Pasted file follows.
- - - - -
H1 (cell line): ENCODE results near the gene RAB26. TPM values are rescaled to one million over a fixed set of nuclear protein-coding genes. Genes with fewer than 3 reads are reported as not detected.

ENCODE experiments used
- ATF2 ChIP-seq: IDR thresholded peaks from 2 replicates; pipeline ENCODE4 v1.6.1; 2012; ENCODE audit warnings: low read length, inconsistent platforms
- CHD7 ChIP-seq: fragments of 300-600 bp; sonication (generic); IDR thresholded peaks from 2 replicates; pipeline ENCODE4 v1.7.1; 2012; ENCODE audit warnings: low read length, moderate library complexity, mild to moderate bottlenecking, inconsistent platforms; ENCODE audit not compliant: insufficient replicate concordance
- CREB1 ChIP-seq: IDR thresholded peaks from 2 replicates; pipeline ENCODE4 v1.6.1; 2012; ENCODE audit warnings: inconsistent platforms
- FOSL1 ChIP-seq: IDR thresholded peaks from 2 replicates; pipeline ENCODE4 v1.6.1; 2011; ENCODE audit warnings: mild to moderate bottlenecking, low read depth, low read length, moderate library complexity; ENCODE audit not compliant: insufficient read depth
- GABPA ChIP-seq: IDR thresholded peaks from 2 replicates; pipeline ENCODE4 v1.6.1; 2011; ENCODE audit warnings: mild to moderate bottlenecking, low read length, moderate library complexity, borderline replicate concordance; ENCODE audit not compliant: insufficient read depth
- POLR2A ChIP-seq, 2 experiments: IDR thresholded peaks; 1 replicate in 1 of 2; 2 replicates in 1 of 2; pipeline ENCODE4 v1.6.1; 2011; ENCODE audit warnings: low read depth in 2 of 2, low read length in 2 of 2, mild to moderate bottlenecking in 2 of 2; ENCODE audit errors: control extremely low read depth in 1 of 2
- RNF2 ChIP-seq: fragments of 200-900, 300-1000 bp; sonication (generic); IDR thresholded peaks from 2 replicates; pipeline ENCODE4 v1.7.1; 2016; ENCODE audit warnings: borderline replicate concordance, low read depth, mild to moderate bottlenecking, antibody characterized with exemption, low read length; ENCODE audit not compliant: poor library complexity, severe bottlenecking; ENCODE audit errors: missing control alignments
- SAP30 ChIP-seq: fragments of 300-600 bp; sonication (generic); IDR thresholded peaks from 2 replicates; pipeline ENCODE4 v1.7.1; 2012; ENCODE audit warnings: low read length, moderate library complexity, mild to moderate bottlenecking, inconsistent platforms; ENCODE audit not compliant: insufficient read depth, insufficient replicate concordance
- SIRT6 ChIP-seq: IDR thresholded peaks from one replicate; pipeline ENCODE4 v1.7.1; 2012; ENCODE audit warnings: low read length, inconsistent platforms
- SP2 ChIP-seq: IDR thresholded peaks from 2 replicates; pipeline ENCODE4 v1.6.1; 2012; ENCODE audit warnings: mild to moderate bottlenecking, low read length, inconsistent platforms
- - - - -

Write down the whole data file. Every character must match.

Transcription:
H1 (cell line): ENCODE results near the gene RAB26. TPM values are rescaled to one million over a fixed set of nuclear protein-coding genes. Genes with fewer than 3 reads are reported as not detected.

ENCODE experiments used
- ATF2 ChIP-seq: IDR thresholded peaks from 2 replicates; pipeline ENCODE4 v1.6.1; 2012; ENCODE audit warnings: low read length, inconsistent platforms
- CHD7 ChIP-seq: fragments of 300-600 bp; sonication (generic); IDR thresholded peaks from 2 replicates; pipeline ENCODE4 v1.7.1; 2012; ENCODE audit warnings: low read length, moderate library complexity, mild to moderate bottlenecking, inconsistent platforms; ENCODE audit not compliant: insufficient replicate concordance
- CREB1 ChIP-seq: IDR thresholded peaks from 2 replicates; pipeline ENCODE4 v1.6.1; 2012; ENCODE audit warnings: inconsistent platforms
- FOSL1 ChIP-seq: IDR thresholded peaks from 2 replicates; pipeline ENCODE4 v1.6.1; 2011; ENCODE audit warnings: mild to moderate bottlenecking, low read depth, low read length, moderate library complexity; ENCODE audit not compliant: insufficient read depth
- GABPA ChIP-seq: IDR thresholded peaks from 2 replicates; pipeline ENCODE4 v1.6.1; 2011; ENCODE audit warnings: mild to moderate bottlenecking, low read length, moderate library complexity, borderline replicate concordance; ENCODE audit not compliant: insufficient read depth
- POLR2A ChIP-seq, 2 experiments: IDR thresholded peaks; 1 replicate in 1 of 2; 2 replicates in 1 of 2; pipeline ENCODE4 v1.6.1; 2011; ENCODE audit warnings: low read depth in 2 of 2, low read length in 2 of 2, mild to moderate bottlenecking in 2 of 2; ENCODE audit errors: control extremely low read depth in 1 of 2
- RNF2 ChIP-seq: fragments of 200-900, 300-1000 bp; sonication (generic); IDR thresholded peaks from 2 replicates; pipeline ENCODE4 v1.7.1; 2016; ENCODE audit warnings: borderline replicate concordance, low read depth, mild to moderate bottlenecking, antibody characterized with exemption, low read length; ENCODE audit not compliant: poor library complexity, severe bottlenecking; ENCODE audit errors: missing control alignments
- SAP30 ChIP-seq: fragments of 300-600 bp; sonication (generic); IDR thresholded peaks from 2 replicates; pipeline ENCODE4 v1.7.1; 2012; ENCODE audit warnings: low read length, moderate library complexity, mild to moderate bottlenecking, inconsistent platforms; ENCODE audit not compliant: insufficient read depth, insufficient replicate concordance
- SIRT6 ChIP-seq: IDR thresholded peaks from one replicate; pipeline ENCODE4 v1.7.1; 2012; ENCODE audit warnings: low read length, inconsistent platforms
- SP2 ChIP-seq: IDR thresholded peaks from 2 replicates; pipeline ENCODE4 v1.6.1; 2012; ENCODE audit warnings: mild to moderate bottlenecking, low read length, inconsistent platforms